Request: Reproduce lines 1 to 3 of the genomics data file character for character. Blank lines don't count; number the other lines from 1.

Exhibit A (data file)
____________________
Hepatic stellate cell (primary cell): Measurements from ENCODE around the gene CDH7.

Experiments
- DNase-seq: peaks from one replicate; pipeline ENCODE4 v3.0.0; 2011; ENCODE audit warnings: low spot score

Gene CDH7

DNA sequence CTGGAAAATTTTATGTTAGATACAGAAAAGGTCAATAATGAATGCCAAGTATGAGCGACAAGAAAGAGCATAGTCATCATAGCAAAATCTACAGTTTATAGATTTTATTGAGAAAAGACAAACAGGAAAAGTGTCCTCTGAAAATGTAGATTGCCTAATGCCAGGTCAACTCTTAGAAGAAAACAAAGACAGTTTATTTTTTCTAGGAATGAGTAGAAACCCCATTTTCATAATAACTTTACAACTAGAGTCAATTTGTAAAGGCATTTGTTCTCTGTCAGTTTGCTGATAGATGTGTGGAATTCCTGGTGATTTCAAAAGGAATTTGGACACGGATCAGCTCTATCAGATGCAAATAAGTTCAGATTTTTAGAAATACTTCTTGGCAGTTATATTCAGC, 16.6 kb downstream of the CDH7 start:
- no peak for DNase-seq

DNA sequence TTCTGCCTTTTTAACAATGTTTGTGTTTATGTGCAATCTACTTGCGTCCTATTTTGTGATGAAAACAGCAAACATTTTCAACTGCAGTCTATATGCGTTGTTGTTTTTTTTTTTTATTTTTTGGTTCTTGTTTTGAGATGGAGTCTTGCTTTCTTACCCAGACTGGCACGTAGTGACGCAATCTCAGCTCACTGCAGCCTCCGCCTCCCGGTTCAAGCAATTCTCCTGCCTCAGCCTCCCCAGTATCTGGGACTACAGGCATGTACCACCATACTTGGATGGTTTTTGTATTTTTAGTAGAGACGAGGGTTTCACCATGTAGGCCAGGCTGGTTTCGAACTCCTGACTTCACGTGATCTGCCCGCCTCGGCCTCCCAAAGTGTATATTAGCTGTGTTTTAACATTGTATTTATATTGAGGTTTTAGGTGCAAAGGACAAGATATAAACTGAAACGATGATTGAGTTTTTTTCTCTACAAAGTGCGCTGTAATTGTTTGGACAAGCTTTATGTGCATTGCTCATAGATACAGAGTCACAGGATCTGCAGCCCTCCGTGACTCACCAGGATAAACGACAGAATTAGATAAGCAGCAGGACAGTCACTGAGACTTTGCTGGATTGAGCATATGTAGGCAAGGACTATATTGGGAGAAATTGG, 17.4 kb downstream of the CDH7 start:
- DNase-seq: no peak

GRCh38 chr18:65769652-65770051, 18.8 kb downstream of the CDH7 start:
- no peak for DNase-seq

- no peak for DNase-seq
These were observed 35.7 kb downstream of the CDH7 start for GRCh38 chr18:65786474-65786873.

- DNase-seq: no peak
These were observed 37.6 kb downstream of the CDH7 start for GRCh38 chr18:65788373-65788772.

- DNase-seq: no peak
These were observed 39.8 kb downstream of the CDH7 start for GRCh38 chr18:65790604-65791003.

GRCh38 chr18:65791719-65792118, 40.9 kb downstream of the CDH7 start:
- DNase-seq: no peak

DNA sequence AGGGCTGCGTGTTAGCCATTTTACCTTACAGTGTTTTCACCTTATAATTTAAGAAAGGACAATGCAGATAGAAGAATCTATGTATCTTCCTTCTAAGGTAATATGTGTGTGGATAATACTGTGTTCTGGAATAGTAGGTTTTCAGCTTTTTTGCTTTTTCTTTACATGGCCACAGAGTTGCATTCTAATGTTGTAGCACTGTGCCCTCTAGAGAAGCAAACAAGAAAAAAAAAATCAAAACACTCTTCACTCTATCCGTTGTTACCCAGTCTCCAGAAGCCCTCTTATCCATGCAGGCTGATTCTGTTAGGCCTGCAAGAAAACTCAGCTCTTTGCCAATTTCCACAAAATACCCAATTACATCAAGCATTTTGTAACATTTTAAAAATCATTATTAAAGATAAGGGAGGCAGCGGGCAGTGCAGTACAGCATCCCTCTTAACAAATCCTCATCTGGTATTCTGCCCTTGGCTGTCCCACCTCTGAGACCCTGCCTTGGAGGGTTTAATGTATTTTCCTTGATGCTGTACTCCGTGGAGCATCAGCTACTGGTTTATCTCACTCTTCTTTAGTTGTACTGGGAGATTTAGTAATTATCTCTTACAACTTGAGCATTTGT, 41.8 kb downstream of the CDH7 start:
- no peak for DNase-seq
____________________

Hepatic stellate cell (primary cell): Measurements from ENCODE around the gene CDH7.

Experiments
- DNase-seq: peaks from one replicate; pipeline ENCODE4 v3.0.0; 2011; ENCODE audit warnings: low spot score